Bearing up

One of the things that we read about early on in our project was the fact that bumble bees will memorise their nest the first time they leave it by doing "navigation circles" around it. These are a series of circles of increasing size and distance, where the bee looks at the nest and observes the landmarks around it.

On a few occasions we had queens that we attempted to nest and when they left the nest we thought maybe they had shown this "navigation" behaviour. However, there is nothing like seeing the real thing for sure to know what you are looking at. 

I found a great piece of video on the DVR this morning that showed one of our bees in close up coming out of the nest for the first time and spending about 20 seconds up close memorising the entrance. After this, she would have circled at a further distance and height to take in the surroundings properly. (Of course, now she would have the benefit of our "runway" :-) )

So, I already had some iPhone footage attempting to show this circling from a longer distance. So, I've edited the two clips together so you can see what the entire behaviour looks like. It's unmistakable and the behaviour we had seen with earlier queens really did not come close - none of them really memorised the nest entrance like these workers do, even though they circled up to half a dozen times around the nest area.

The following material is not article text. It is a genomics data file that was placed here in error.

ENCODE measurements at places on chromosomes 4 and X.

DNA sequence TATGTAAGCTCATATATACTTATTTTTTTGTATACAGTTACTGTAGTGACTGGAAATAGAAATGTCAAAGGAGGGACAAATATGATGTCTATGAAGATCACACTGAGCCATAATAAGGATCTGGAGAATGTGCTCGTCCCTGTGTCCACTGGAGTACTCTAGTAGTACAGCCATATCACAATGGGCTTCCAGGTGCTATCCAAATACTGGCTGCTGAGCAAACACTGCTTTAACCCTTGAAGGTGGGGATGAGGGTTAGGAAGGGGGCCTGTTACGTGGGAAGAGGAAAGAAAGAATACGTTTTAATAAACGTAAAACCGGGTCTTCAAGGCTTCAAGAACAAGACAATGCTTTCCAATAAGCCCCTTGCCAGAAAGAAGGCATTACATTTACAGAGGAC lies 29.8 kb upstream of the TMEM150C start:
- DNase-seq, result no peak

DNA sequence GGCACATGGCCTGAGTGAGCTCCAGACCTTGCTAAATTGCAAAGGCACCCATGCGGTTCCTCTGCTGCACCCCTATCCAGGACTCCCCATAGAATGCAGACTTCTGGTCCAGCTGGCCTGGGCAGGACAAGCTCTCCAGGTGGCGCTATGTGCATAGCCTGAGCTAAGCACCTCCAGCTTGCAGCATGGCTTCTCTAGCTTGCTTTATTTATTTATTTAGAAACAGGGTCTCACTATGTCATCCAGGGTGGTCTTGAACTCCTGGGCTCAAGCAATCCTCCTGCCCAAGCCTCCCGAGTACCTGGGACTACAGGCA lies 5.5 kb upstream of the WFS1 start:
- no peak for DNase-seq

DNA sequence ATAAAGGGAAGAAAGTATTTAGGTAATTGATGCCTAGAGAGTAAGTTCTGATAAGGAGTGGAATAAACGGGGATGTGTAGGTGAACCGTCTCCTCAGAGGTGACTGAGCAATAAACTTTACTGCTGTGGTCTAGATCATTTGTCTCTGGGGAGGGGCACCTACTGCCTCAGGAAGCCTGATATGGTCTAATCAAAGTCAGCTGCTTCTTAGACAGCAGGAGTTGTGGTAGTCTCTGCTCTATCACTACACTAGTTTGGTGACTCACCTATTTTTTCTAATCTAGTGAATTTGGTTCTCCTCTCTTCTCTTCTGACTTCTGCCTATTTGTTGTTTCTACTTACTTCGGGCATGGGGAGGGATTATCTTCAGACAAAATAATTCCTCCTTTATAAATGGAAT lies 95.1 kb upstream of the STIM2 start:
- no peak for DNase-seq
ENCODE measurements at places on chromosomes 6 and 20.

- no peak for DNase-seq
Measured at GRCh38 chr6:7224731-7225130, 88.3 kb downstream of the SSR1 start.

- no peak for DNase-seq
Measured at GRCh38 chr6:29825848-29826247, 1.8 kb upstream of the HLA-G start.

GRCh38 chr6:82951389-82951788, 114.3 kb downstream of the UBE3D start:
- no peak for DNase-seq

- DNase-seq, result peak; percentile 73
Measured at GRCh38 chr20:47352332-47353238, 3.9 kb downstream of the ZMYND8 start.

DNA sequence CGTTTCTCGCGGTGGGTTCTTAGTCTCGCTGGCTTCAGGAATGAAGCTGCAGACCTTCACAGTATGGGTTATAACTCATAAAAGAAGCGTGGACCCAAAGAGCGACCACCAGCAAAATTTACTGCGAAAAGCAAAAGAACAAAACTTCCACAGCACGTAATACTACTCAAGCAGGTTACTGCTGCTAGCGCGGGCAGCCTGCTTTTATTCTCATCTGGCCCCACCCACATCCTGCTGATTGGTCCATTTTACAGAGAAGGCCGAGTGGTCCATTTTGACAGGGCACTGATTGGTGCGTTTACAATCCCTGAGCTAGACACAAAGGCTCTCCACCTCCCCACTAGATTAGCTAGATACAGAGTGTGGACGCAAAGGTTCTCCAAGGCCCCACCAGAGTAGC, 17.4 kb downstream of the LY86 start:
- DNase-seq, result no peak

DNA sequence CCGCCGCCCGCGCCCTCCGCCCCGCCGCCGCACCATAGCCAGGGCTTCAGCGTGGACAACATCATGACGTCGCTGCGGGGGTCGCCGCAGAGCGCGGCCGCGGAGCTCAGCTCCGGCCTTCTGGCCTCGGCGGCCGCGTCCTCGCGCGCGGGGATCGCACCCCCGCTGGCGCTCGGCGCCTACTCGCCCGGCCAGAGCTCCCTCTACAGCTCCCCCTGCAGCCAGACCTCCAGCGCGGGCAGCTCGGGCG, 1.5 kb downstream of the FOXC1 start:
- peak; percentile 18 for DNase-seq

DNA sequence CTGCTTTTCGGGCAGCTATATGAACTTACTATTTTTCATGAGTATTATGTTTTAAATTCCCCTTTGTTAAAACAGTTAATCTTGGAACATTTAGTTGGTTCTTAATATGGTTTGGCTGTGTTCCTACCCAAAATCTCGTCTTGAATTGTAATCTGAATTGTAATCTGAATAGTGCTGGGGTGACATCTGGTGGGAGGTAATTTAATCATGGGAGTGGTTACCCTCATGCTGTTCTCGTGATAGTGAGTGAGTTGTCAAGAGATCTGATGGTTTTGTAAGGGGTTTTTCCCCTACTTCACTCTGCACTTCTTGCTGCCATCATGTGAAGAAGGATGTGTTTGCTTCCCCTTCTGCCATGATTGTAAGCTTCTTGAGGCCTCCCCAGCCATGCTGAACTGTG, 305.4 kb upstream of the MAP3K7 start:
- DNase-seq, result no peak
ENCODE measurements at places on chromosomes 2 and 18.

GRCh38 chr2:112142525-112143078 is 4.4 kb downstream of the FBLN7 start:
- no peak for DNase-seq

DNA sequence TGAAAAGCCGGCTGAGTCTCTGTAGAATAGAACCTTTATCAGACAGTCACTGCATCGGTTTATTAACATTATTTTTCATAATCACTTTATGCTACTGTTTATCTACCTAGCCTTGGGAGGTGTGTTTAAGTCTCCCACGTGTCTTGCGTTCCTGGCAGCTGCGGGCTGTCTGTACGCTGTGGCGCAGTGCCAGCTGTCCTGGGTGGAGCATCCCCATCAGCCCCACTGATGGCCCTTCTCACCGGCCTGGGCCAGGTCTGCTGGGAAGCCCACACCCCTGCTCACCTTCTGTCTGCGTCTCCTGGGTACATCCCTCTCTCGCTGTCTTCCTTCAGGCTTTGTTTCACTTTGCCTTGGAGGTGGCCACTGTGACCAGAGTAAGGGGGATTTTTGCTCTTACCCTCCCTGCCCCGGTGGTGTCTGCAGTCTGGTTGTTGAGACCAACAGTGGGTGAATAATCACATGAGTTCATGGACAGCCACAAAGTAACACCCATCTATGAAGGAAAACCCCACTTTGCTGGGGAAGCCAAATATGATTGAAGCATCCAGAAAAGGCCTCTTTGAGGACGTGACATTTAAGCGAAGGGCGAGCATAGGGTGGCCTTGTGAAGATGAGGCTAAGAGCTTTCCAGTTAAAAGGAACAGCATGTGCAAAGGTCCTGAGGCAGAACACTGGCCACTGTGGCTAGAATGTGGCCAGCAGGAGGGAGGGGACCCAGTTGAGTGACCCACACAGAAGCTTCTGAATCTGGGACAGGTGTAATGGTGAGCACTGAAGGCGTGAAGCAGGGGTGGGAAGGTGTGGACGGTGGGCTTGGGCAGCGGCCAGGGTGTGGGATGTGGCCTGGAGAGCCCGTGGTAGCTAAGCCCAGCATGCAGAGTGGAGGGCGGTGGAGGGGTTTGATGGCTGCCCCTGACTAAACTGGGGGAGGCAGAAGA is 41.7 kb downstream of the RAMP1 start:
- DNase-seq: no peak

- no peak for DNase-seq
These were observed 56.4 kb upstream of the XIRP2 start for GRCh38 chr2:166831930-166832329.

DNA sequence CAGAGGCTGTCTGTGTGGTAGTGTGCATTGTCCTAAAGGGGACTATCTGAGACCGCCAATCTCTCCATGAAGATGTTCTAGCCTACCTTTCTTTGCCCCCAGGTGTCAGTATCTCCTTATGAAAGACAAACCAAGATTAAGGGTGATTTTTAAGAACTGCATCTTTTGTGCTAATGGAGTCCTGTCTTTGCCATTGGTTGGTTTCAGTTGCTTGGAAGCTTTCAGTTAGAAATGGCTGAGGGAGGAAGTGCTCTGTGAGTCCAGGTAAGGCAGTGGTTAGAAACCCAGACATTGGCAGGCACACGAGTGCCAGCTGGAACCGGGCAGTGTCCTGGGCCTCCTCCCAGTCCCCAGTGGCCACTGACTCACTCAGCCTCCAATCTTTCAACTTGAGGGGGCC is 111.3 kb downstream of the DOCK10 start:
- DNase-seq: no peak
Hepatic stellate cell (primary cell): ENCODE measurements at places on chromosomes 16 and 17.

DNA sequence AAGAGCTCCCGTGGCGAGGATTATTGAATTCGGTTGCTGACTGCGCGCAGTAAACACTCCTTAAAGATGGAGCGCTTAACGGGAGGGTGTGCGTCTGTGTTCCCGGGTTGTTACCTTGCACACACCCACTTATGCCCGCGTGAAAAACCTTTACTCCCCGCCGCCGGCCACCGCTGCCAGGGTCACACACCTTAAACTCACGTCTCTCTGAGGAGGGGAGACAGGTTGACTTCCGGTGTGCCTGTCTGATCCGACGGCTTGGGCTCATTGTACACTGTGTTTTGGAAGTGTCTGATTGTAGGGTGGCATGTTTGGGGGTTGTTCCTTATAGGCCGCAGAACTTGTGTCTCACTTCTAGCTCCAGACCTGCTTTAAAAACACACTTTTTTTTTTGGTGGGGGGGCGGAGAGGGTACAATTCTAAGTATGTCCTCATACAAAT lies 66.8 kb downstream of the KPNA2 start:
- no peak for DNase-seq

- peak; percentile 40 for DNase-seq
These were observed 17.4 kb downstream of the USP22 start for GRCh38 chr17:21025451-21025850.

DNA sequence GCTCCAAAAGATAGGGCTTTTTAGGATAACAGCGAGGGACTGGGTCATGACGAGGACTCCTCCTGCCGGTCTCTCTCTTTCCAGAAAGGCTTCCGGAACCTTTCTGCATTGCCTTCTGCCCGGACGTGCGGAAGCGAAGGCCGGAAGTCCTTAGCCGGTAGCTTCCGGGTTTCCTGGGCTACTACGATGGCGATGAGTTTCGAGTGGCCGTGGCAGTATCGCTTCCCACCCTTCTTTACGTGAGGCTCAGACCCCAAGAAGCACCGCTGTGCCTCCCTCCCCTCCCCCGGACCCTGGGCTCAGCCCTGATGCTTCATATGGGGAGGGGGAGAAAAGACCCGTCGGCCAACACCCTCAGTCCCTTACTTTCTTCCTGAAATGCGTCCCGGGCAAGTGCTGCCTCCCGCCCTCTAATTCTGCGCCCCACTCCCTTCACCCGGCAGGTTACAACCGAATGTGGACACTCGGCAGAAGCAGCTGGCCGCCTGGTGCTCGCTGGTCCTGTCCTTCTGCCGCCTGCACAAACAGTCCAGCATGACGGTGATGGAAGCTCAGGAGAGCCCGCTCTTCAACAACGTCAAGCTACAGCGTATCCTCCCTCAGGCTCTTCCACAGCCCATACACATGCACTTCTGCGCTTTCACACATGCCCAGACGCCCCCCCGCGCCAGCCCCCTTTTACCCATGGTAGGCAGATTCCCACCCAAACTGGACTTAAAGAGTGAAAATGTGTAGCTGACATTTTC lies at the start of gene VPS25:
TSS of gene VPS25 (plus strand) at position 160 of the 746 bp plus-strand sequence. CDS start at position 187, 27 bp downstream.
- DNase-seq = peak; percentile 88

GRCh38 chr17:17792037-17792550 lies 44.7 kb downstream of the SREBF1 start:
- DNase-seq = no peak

My own theory is that the circling we saw with the queens was more to do with them getting their own bearings - bearing in mind (no pun intended) that we'd transported them from the nest site they were hunting down, into our own nest box. Quite possibly a confusing process for them. It makes sense they would have to get a handle on their location once exiting our nest box.

Anyway, here's the video...


Although in the close-up segment our worker is out of shot for some of the duration, you can still see her shadow cast on the nestbox itself. She also moves very quickly so appears to dart about rather than move smoothly.